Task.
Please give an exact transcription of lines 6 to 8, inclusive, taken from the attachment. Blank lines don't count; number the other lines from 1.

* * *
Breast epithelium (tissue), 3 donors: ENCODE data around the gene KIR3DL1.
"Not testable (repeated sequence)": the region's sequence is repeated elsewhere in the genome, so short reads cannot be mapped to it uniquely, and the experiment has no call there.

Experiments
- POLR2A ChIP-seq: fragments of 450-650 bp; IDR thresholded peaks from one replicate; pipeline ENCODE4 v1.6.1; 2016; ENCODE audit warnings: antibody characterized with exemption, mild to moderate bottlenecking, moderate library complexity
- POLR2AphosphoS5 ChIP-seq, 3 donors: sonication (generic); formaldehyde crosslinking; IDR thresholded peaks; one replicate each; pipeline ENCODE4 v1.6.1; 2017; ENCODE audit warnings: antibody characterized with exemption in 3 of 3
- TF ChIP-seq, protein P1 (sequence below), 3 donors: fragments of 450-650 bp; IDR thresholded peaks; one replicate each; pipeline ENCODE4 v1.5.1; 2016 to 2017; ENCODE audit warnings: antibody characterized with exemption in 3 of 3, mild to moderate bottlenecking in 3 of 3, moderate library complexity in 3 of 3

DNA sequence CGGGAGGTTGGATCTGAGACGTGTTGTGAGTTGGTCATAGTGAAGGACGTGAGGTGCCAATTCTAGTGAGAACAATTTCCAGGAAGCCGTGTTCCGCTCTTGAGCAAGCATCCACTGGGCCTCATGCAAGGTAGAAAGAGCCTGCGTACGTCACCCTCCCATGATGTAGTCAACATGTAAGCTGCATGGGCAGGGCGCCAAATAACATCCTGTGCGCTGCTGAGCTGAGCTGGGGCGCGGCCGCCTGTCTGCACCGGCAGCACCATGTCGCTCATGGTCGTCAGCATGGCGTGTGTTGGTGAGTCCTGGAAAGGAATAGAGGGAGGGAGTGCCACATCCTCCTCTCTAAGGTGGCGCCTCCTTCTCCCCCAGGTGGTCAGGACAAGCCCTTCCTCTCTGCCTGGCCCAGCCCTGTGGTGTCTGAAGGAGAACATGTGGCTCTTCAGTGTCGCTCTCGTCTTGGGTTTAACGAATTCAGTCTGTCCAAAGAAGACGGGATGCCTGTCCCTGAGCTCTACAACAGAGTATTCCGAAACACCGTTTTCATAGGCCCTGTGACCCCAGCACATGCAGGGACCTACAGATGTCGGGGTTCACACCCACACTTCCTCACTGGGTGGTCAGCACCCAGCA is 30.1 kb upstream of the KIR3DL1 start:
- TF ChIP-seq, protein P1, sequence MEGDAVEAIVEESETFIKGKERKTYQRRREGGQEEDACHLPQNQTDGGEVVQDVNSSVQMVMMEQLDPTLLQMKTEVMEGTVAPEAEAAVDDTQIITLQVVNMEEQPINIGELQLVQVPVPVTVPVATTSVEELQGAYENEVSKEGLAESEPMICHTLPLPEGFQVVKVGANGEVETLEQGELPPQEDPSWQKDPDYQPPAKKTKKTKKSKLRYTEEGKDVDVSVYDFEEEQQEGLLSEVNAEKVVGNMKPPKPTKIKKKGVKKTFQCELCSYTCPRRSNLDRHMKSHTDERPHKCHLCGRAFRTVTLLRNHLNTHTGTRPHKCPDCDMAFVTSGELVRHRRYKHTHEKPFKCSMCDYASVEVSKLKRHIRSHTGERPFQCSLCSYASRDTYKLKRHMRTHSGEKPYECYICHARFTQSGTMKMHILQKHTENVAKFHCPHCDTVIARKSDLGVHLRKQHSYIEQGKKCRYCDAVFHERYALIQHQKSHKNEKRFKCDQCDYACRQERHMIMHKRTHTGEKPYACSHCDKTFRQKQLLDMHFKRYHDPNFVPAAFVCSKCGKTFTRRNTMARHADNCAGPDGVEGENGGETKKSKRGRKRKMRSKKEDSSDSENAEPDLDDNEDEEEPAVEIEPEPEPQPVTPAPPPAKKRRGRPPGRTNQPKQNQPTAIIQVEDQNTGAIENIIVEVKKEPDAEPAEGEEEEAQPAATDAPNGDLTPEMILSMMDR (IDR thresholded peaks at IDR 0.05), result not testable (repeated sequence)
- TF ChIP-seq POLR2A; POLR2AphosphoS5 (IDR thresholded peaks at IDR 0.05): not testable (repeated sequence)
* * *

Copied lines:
- TF ChIP-seq, protein P1 (sequence below), 3 donors: fragments of 450-650 bp; IDR thresholded peaks; one replicate each; pipeline ENCODE4 v1.5.1; 2016 to 2017; ENCODE audit warnings: antibody characterized with exemption in 3 of 3, mild to moderate bottlenecking in 3 of 3, moderate library complexity in 3 of 3

DNA sequence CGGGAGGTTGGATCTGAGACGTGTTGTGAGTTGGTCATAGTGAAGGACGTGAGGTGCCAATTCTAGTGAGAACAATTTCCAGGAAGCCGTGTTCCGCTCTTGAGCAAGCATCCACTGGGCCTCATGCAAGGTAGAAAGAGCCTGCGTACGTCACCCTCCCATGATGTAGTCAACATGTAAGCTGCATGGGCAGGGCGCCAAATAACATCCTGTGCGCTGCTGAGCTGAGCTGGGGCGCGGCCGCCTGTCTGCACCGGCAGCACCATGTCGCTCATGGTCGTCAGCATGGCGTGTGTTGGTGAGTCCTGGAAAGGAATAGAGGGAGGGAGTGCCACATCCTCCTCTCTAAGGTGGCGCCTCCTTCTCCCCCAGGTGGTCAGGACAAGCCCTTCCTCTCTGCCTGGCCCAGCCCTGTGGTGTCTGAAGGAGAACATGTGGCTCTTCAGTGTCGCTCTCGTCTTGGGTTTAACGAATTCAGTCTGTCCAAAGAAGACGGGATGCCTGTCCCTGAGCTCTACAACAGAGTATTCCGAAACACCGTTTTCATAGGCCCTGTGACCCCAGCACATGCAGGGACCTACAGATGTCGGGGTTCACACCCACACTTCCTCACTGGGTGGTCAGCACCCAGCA is 30.1 kb upstream of the KIR3DL1 start:
- TF ChIP-seq, protein P1, sequence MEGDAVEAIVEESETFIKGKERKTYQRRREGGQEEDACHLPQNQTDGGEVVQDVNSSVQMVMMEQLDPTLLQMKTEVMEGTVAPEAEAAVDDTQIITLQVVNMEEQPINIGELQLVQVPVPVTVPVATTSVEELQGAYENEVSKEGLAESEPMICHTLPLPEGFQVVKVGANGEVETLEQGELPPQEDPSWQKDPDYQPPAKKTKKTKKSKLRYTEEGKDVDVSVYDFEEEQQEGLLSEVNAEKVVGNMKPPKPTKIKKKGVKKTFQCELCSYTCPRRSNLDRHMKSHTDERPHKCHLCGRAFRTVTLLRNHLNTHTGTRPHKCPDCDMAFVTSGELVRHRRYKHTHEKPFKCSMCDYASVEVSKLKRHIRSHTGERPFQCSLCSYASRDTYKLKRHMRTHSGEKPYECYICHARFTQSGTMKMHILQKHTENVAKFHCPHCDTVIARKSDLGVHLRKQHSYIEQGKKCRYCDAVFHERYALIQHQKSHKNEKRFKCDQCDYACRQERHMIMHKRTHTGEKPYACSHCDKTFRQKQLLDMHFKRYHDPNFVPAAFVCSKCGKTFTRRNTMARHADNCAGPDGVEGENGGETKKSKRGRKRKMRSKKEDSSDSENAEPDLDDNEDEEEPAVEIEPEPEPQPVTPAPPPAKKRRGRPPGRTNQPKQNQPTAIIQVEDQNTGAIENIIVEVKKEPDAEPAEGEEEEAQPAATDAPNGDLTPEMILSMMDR (IDR thresholded peaks at IDR 0.05), result not testable (repeated sequence)